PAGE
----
POKEMON Go developer Niantic isn’t as impressed as you might think by Apple’s new AR improvements.
Pokemon Go is about to be transformed thanks to new technology available in the iPhone X, 8 and 8 Plus.
The cameras on the iPhone 8 Plus are said to have been custom tuned for AR.
“Each camera is individually calibrated, with new gyroscopes and accelerometers for accurate motion tracking,” reads an Apple iPhone 8 statement.
“The A11 Bionic CPU handles world tracking, scene recognition and the GPU enables incredible graphics at 60fps, while the image signal processor does real-time lighting estimation.
“With ARKit, iOS developers can take advantage of the TrueDepth camera and the rear cameras to create games and apps offering fantastically immersive and fluid experiences that go far beyond the screen.”
But despite the improvements to AR, Niantic boss and Pokemon Go creator John Hanke still thinks the technology is limited.
In fact, Hanke thinks that AR glasses are the future of augmented reality.
Check out the gallery below for a look at Gen 1, Gen 2 and Gen 3 Pokemon that could be included in the Pokemon Go Halloween 2017 event.
“AR on phones is a very important step on the path to full AR,” Hanke told Medium.
“But it’s a step that should be understood as one with limitations in its current form factor and level of development.”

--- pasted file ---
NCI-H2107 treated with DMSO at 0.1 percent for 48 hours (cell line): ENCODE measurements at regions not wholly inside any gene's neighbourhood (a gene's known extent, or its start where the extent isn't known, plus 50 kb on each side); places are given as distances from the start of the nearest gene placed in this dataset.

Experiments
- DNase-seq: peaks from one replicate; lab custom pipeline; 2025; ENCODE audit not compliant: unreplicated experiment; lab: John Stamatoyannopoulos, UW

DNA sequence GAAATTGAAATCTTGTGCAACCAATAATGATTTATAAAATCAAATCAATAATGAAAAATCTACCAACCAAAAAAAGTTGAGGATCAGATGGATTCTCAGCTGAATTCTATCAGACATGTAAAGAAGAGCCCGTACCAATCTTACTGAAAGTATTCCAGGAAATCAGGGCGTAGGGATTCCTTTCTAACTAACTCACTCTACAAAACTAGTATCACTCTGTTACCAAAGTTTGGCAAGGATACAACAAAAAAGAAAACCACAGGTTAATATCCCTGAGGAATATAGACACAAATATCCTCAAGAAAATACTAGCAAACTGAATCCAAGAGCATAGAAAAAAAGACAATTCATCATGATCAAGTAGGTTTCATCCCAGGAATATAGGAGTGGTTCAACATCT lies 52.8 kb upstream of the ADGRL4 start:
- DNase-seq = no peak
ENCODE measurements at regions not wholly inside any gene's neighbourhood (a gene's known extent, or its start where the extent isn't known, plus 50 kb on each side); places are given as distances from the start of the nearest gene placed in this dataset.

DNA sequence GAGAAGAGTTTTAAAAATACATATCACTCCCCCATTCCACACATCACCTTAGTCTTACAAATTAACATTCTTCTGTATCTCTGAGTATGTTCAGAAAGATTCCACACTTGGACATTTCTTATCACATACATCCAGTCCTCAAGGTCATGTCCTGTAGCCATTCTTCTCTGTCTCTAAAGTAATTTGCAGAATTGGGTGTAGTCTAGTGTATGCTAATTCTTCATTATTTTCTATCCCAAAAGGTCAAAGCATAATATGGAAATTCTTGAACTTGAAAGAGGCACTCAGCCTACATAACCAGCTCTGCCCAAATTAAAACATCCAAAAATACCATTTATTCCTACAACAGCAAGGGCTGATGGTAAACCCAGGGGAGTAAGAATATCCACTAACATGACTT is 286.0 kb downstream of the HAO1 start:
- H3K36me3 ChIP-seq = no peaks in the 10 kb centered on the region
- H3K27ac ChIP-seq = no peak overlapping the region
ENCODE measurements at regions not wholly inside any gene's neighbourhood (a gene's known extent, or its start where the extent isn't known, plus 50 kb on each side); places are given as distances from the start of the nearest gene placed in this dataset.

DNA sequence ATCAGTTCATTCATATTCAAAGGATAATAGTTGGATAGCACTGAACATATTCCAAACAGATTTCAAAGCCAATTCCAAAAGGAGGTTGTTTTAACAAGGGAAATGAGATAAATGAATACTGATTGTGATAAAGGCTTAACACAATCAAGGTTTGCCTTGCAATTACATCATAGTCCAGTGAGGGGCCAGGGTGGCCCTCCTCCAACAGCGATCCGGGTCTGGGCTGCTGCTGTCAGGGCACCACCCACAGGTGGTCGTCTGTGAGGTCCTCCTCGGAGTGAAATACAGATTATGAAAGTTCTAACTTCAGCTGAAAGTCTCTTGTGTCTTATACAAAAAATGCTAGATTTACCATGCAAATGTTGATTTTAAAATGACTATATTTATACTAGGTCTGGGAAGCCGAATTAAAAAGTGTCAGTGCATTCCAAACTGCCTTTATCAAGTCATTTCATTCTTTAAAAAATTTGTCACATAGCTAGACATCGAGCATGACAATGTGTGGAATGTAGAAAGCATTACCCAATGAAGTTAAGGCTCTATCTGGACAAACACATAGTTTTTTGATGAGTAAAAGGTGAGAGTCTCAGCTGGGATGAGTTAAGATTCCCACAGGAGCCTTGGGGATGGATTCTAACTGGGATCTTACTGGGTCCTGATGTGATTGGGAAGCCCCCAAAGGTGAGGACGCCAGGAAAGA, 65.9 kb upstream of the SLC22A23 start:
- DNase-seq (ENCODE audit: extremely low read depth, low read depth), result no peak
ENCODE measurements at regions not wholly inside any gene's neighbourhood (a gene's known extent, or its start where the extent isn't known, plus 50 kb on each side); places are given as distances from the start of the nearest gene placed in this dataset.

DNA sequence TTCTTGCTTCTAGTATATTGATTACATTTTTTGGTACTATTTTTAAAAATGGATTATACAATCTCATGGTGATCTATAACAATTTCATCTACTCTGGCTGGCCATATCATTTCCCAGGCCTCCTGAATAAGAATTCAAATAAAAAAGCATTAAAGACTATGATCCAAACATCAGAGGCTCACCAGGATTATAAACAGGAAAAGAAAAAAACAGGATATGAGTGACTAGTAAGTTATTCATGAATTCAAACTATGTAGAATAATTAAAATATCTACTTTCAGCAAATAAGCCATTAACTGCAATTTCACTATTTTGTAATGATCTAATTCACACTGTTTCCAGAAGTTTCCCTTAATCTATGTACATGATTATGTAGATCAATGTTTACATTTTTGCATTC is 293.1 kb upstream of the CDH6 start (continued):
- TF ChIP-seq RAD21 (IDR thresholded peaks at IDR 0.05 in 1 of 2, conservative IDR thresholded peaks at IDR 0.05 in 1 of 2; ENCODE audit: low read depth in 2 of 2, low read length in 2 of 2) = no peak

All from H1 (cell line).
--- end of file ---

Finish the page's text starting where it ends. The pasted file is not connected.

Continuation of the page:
After explaining that AR is more than just a digital overlay on your phone, Hanke added: “The point is that the AR camera view is a cool step forward, but it’s only part of what is going to make AR so important and powerful.
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“Holding a phone in front of you to align an AR view is, honestly, a little awkward. Based on experiences with apps that are mostly focused on this visual aspect of AR, some will conclude that AR is a gimmick that lacks real utility.
“That’s a bummer, because it really is the first step to something that is going to transform the world as we know it.”
Hanke thinks that while devices like Google Glass were massively flawed, AR glasses are the way forward.
“Glasses are coming,” he continued. “They are hard and it will take a while but we will get them and once we do, we won’t go back.”
Hanke said that once the social implications of such a device are ironed out, AR glasses will transform the way we interact with the world.
“Imagine buildings, offices, homes, cities and transportation with live, dynamic interfaces customized to you and what you want to do.
“The billions of dollars a year that we spend on physical signs, directories, schedules, and all of the other ‘UI’ that we need to navigate the physical world won’t be needed and will be replaced with digital overlays with far greater functionality.
“And yes, colorful animated creatures can inhabit our backyards and parks, waiting to be discovered.
“Games beyond anything we can imagine today will be played out. Not by humans wired into Matrix-style pods, but by human beings walking, running, exploring, talking and connecting in the real world.”